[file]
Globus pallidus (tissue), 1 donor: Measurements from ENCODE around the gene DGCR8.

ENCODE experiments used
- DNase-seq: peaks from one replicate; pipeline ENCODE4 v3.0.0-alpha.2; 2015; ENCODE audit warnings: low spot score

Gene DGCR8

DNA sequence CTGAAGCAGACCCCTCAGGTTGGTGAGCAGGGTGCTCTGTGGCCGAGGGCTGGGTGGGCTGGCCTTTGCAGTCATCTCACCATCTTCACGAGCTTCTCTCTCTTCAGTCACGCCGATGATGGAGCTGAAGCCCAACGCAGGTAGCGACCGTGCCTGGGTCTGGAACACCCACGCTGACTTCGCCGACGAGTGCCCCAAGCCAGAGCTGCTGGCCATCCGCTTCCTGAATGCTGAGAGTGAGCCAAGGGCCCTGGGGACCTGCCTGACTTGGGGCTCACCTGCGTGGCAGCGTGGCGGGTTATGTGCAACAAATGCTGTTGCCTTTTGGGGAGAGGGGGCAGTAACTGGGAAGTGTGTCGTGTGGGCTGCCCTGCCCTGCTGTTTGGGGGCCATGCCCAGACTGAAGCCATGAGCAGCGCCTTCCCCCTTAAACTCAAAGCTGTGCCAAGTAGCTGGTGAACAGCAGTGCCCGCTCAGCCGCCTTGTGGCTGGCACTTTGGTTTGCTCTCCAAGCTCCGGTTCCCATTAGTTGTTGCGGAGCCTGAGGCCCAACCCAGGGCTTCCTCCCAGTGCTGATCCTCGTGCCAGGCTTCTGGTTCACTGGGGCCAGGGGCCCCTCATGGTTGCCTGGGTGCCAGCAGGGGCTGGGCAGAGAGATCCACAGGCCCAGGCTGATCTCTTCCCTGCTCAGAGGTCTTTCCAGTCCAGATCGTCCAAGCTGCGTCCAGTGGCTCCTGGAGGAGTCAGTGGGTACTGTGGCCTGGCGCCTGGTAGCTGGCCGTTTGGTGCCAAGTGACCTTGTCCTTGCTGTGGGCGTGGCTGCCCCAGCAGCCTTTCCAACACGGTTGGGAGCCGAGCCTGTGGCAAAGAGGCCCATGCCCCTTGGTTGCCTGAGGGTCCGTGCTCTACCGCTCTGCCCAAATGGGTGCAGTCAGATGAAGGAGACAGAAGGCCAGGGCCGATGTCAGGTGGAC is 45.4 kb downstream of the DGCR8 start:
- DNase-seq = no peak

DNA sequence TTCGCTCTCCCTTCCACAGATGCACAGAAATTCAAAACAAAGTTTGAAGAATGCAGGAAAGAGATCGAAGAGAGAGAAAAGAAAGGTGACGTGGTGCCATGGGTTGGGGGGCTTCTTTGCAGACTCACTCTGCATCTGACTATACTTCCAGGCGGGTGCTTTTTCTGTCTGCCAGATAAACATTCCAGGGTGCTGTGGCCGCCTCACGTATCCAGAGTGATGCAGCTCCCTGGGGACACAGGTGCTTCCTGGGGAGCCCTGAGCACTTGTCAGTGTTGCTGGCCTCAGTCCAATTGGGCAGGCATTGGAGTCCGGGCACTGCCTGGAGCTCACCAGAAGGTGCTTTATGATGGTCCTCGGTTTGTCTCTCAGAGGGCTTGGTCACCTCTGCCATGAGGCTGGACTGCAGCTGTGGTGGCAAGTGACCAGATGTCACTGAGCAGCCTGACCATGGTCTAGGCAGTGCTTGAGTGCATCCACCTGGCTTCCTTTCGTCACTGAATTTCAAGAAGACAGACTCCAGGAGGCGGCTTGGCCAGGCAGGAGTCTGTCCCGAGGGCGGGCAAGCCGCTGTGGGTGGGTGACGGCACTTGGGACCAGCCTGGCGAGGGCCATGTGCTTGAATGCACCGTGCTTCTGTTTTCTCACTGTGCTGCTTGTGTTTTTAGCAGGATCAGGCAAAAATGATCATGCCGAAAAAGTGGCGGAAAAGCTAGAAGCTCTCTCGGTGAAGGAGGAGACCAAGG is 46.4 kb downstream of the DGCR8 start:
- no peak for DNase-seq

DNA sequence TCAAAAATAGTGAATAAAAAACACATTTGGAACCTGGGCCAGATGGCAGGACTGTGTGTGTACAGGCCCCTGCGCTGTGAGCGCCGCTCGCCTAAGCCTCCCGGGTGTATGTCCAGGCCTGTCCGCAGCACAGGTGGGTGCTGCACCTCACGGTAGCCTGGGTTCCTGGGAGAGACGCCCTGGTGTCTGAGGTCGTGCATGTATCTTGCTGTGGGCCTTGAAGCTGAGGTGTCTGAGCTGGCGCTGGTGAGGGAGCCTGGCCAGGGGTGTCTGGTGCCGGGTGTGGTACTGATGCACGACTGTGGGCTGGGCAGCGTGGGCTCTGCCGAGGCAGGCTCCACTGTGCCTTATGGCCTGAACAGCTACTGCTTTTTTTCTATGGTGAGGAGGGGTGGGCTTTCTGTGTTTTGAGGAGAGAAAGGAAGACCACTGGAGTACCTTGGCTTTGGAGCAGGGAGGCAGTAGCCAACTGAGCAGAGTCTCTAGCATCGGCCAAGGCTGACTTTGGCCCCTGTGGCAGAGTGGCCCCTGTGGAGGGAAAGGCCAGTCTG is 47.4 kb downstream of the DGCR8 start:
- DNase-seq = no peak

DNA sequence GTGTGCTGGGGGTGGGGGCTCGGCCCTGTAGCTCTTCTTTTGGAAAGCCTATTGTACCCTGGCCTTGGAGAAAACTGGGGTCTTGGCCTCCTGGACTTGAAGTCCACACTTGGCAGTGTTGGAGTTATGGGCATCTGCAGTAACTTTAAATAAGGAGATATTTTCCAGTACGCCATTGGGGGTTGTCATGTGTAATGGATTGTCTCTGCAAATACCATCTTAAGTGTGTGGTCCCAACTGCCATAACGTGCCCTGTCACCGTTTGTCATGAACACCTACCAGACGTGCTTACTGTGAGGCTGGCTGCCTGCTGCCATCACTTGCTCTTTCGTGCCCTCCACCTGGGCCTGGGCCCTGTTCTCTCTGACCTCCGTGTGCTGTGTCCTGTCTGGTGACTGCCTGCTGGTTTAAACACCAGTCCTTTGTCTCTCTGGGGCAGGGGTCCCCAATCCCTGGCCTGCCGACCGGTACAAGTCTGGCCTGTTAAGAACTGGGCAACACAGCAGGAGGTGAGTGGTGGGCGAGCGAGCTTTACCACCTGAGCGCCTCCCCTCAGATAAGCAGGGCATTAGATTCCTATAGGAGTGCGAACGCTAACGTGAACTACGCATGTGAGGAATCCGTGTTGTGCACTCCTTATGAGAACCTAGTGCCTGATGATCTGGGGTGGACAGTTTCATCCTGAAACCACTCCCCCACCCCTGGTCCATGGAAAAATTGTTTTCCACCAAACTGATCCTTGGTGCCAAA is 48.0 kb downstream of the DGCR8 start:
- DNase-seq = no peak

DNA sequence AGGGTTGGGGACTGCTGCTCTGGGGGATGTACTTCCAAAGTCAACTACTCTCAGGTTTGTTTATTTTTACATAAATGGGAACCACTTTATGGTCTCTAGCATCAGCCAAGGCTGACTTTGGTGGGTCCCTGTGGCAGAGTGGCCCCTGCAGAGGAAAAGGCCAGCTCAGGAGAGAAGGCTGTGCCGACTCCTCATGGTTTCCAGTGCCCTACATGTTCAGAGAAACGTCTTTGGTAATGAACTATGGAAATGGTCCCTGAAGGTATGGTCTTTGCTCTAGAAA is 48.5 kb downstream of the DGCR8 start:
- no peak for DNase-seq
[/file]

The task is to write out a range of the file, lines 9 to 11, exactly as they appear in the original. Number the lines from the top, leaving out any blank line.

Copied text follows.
DNA sequence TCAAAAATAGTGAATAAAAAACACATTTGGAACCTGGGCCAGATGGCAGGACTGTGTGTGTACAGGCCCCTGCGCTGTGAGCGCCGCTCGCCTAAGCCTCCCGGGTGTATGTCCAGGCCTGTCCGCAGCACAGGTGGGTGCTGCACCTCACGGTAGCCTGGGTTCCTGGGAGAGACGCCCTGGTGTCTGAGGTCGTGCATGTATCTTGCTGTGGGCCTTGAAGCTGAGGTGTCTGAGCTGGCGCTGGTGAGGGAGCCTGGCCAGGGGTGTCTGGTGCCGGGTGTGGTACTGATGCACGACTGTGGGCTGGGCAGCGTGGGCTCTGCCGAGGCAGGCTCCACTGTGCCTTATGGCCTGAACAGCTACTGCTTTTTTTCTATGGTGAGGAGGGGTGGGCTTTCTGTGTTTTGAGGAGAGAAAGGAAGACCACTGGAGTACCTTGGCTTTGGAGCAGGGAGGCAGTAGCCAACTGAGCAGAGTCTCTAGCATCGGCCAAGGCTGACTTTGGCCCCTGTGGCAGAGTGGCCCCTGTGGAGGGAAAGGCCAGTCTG is 47.4 kb downstream of the DGCR8 start:
- DNase-seq = no peak

DNA sequence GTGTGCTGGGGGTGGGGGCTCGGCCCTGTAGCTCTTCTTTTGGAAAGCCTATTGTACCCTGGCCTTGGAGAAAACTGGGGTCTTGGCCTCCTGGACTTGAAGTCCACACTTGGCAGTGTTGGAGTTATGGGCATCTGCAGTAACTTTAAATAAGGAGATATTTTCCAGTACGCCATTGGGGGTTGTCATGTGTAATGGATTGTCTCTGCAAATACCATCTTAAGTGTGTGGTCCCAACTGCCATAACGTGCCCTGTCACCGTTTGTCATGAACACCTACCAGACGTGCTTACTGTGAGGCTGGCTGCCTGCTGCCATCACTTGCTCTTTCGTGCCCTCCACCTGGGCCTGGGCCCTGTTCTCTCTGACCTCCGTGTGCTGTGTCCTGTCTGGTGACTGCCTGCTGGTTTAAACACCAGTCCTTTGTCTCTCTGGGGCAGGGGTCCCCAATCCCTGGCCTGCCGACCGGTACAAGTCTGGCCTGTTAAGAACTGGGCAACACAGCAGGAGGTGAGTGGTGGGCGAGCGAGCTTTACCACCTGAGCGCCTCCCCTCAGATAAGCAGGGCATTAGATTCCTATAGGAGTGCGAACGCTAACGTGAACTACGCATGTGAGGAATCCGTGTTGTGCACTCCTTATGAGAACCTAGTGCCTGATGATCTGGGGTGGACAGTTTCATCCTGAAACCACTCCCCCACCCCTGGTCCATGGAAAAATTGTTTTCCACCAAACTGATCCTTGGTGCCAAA is 48.0 kb downstream of the DGCR8 start: